Project Cars: Knowing When To Stop

I can’t really say that my 106 Rallye is a worthy addition to the Speedhunters Garage.

Firstly, I’m about to talk about why it’s important to know when to stop messing about with a car, so that pretty much renders the 106 useless as a project.

And secondly, despite the Peugeot popping up on the site over the past year or so, quite typically, I haven’t taken a great deal of photos during the work/light restoration. There are a couple of reasons for this: 1) I should not be allowed near tools, therefore, I tend to drop cars off at my favourite specialist and then quickly get out of their workshop before anyone shouts at me. 2) When I do take pictures, I lose them. Basically, I’m an idiot.

I definitely don’t know much about engineering or spanners, but what I definitely do know is this: I’m at a point with this project where I really should stop.


Why? Well, although it looks fairly stock, there’s actually a few choice components like the Quaife diff, BILSTEIN suspension, Toyo Proxes R888R tyres and the Personal Grinta suede wheel that, for me, make the car great fun to drive. If you’re interested in the rusty pain of French car ownership, I went into a little more detail in a previous story.

Anyway, right now everything works and I feel like I’m at a tipping point of taking it too far and messing all this keep-it-simple fun right up. Before you can say ‘lost in the sauce’, a roll cage, Recaro SPG seats and harnesses that ensure the car’s way safer for the occasional track day, would quite quickly make the whole experience a complete nonsense for that drive to the shops on Sunday mornings.

But here I am, still dreaming about what to do next…


I still have thoughts of a 16-valve motor, throttle bodies and an exhaust manifold made of unobtanium. But at this current moment, my bank balance is in recovery mode after buying a Satchell Engineering shifter for £285, only to then discover that the little Peugeot’s gearbox needed a quick rebuild.


Pug1Off were kind enough to accommodate me before the workshop was up and running one morning, and during this time I was able to shoot a few photos (and the video above) of the gearbox repair.


Does it shift better now? Shortly after Mark took these photos, I drove two hours north and stayed in a cheap B&B near Cadwell Park to find out. The next day saw some laps at the fast and winding circuit, and the Satchell SatchShift had me smiling from ear to ear.

After a major service, fresh brakes, the gearbox rebuild and various other bits, somehow the well-priced shifter turned into a bill of nearly £2,000. But it all seems worthwhile when everything works and feels so good.


Here’s the thing, though – I absolutely love how reliable the 106 is, and how cheap it has been to maintain. Consumables can cost less than a round of beers, nothing rattles, and it always works. So really, I should put the brakes on the OCD, quit meddling whilst I’m ahead, and just enjoy driving the silly little car.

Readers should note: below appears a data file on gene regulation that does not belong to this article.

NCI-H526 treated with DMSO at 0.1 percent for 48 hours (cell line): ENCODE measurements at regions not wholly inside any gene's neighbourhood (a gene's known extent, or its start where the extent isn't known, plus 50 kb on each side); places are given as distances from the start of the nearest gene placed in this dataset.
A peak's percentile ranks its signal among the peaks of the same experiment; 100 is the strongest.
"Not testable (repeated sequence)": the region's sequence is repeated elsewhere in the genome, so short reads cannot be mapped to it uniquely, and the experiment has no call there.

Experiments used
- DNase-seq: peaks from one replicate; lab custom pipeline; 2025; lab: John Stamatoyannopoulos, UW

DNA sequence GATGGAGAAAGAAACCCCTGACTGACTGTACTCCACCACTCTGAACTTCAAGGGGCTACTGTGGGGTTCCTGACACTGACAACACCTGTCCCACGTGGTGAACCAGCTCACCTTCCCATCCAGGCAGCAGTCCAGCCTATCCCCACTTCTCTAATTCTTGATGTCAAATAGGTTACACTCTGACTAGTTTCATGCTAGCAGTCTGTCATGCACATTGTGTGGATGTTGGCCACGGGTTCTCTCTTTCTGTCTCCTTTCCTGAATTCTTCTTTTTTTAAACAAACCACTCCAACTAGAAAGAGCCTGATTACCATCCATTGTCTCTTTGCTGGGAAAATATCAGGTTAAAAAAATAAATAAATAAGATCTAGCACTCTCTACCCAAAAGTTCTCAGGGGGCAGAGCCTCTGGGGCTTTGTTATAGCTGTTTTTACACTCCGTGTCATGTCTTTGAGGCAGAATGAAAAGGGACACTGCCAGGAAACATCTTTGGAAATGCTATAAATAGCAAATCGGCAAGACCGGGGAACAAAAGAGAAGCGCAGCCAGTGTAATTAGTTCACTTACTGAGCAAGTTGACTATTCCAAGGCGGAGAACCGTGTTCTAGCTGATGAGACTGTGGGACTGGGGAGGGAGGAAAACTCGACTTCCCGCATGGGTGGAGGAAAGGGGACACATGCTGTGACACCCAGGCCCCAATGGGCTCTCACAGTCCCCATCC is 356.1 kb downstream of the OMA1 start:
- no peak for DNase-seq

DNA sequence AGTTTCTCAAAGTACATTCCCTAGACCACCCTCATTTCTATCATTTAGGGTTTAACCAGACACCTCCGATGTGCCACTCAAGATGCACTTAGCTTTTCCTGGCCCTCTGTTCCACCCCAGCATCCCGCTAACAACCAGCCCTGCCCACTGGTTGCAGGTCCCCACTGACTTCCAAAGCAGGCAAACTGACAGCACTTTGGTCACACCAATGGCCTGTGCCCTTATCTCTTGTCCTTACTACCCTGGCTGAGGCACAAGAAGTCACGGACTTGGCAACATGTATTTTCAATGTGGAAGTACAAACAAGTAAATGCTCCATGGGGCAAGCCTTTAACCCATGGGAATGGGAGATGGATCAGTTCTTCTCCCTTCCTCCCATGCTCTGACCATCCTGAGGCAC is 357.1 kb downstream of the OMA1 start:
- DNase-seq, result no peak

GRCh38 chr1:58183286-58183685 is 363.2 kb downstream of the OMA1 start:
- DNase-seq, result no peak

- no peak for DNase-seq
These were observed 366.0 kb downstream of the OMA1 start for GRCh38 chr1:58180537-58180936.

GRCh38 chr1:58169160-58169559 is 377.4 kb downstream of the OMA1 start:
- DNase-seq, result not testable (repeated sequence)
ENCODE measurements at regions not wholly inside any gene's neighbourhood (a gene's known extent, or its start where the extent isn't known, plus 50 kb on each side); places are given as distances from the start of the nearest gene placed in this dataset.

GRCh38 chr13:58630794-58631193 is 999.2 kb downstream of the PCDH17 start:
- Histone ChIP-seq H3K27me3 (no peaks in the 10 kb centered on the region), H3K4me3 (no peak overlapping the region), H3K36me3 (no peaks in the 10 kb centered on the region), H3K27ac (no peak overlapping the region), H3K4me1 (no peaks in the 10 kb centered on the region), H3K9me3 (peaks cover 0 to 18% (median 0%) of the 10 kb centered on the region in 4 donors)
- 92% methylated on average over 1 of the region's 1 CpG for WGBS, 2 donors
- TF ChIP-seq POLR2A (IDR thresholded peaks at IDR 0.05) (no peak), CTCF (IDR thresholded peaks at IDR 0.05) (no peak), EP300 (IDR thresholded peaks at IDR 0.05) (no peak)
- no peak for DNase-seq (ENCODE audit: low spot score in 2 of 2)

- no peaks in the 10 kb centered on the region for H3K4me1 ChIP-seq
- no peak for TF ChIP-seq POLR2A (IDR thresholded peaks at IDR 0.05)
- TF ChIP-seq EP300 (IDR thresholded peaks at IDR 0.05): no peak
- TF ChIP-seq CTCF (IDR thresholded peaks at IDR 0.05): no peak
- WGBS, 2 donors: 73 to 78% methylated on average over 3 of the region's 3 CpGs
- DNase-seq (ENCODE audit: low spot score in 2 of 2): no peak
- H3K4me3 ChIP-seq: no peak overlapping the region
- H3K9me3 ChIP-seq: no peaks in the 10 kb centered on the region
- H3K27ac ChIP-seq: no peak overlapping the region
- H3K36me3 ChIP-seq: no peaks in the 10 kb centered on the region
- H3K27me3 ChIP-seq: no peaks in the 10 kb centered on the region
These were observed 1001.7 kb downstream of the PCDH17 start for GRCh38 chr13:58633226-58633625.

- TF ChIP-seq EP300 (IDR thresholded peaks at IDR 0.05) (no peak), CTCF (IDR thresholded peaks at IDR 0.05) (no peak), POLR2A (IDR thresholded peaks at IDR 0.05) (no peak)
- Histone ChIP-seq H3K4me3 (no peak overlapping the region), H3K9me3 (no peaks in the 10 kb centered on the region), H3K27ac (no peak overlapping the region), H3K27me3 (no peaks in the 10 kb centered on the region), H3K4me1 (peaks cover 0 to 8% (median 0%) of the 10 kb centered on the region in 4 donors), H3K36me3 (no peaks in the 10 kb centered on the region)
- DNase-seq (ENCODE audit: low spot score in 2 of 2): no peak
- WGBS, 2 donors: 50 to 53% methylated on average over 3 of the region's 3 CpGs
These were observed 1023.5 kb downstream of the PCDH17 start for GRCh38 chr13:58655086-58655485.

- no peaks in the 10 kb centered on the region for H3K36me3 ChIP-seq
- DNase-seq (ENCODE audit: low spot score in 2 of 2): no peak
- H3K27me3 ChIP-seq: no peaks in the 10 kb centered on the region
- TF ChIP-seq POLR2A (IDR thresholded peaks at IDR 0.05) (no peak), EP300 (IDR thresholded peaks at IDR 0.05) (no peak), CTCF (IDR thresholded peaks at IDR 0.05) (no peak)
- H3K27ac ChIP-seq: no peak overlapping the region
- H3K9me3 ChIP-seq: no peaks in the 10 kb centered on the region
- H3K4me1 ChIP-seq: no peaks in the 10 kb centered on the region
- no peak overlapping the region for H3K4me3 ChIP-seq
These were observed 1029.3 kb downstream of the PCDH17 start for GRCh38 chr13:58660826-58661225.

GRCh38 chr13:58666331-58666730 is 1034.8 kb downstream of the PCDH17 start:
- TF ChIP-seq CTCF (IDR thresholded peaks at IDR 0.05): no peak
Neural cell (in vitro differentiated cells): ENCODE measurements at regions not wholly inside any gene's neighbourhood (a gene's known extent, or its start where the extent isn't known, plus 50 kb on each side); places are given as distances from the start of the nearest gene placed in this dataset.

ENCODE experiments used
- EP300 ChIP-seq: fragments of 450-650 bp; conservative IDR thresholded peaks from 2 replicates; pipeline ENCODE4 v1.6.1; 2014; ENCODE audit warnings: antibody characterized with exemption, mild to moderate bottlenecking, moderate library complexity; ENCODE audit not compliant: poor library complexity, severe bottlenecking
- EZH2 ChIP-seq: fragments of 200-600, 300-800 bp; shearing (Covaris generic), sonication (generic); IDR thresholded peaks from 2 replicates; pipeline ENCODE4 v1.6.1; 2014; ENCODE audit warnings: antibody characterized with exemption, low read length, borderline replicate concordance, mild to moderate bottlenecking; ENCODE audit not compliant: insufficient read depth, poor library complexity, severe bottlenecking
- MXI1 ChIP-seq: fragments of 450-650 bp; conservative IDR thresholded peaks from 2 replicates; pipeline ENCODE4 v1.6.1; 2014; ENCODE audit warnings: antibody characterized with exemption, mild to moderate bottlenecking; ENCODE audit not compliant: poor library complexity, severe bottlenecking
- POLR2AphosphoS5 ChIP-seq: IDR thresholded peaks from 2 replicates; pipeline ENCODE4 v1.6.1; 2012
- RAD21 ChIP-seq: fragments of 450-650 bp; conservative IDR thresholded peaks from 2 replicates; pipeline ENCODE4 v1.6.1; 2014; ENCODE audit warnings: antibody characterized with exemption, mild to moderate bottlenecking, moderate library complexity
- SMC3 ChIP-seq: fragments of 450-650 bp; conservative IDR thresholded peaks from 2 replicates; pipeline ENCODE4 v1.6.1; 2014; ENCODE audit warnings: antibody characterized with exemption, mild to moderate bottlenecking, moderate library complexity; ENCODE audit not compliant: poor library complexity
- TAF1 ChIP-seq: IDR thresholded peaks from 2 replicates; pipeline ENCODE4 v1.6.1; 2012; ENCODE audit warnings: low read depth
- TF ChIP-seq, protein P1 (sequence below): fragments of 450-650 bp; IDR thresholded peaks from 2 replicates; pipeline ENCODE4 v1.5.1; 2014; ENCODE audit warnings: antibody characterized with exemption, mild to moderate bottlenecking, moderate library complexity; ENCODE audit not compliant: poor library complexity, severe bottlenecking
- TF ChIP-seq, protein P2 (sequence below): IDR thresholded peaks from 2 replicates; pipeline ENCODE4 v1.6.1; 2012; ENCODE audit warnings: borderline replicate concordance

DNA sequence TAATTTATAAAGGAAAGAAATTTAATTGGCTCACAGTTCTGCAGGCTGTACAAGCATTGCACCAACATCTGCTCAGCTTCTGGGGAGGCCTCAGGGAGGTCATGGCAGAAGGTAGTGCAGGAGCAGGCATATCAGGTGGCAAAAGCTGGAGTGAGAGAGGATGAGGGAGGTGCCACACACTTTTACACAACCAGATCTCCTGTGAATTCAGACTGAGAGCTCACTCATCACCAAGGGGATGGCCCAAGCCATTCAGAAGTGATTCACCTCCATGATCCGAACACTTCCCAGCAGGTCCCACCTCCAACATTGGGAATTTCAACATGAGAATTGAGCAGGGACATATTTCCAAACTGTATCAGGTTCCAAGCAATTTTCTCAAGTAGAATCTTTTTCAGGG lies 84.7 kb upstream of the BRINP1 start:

The art of knowing when to stop with a project is not just important for me, it’s the difference between the outright love or hate I have for a car.


The thing is, when I hear the sweet sound of ITBs, I just don’t know if I can reign it in and not go mental. Is this a problem that we all have? If not, maybe I need to call a therapist and talk to them about my addiction…

Ben Chandler
Instagram: ben_scenemedia

Photography by Mark Riccioni
Instagram: mark_scenemedia
Twitter: markriccioni

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Ben honestly , ive done it all to mine, all the way from a standard car, it was a laugh for 10 mins, then a pain in the ass. i really wish i didnt crucify mine and it was like yours. 320hp turbo, 150hp 8v itbs, 16v hybrid jp4, its now very tame just back to a basic 16v, i am hoping to take the bastard cage out and buckets. and also refit bulkhead sound deadening .


Yes Luke! Hope you're well. Going back to the 'Keep It Simple', comment above, it's easy to know the right path for you, once you've had pretty much every engine set-up going. I think you're there, right? ha


Similar to life goals, car goals gets upgraded by time, you start with your simple car aiming for 10% of extra power, better braking and suspension, but each time you get used to the new modifications your aims grow higher until you turn it to an ideal hill climb monster or a rally looking car or a perfect drift machine, but similar to life goals, car goals return to be simple at the end of the cycle just like we love to settle in a small country house when we get old, we aim for that quiet, stock car... moral of the story, if you love your car as much as your wife and your not planning to leave it at your 40s then modify your car to any point you want but it s always worthy to keep a way back to stock


Love the anology, although not sure if you're telling me I should modify my wife? Haha


i m saying if the car is a keeper, don't do mad modifications, but your wife as my wife and all of us will engender some natural modifications haha


This is the kind of articles i love to read, the "k.i.s.s." projects. Everytime i see your articles poping up i know its going to be a good read, keep'em coming please!


As the former owner of a 205Gti and a 306Gti-6, yours must be the only hot Peugeot in history with no rattles!


Hahaha. I’ve just had a car audio shop add four sheets of Dynamat Extreme into the front doors, so that has pretty much sorted the rattles, but I don’t know for how long... maybe a few weeks. What do you think)


All new, hard to find rattles will doubtless appear. Regardless, though, it's a cracking little car. I'm very envious (and sad, as prices of old Peugeot hot hatches skyrocket ever higher).


Rest assured that you're certainly not alone! The sound of a sweetly tuned in-line four breathing in through a set of ITB's and exhaling through an Unobtainium exhaust has been the downfall of many a bank account!